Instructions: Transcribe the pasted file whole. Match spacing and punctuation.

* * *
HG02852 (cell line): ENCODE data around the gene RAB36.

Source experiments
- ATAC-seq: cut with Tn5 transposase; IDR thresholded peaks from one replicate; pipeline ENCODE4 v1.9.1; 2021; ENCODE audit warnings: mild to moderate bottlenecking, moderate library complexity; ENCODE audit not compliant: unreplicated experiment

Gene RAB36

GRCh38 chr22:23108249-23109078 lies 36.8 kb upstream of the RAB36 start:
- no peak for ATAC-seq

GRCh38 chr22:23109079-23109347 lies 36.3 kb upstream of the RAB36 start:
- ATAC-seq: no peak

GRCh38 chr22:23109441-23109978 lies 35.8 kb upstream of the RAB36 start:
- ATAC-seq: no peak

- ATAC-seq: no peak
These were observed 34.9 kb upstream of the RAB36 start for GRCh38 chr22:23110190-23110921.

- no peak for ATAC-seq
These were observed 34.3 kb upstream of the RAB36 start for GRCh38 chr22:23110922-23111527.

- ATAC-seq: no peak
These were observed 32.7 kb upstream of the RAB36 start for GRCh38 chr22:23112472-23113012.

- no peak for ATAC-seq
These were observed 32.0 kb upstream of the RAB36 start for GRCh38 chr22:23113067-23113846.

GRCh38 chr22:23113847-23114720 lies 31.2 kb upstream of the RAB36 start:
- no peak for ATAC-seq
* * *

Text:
HG02852 (cell line): ENCODE data around the gene RAB36.

Source experiments
- ATAC-seq: cut with Tn5 transposase; IDR thresholded peaks from one replicate; pipeline ENCODE4 v1.9.1; 2021; ENCODE audit warnings: mild to moderate bottlenecking, moderate library complexity; ENCODE audit not compliant: unreplicated experiment

Gene RAB36

GRCh38 chr22:23108249-23109078 lies 36.8 kb upstream of the RAB36 start:
- no peak for ATAC-seq

GRCh38 chr22:23109079-23109347 lies 36.3 kb upstream of the RAB36 start:
- ATAC-seq: no peak

GRCh38 chr22:23109441-23109978 lies 35.8 kb upstream of the RAB36 start:
- ATAC-seq: no peak

- ATAC-seq: no peak
These were observed 34.9 kb upstream of the RAB36 start for GRCh38 chr22:23110190-23110921.

- no peak for ATAC-seq
These were observed 34.3 kb upstream of the RAB36 start for GRCh38 chr22:23110922-23111527.

- ATAC-seq: no peak
These were observed 32.7 kb upstream of the RAB36 start for GRCh38 chr22:23112472-23113012.

- no peak for ATAC-seq
These were observed 32.0 kb upstream of the RAB36 start for GRCh38 chr22:23113067-23113846.

GRCh38 chr22:23113847-23114720 lies 31.2 kb upstream of the RAB36 start:
- no peak for ATAC-seq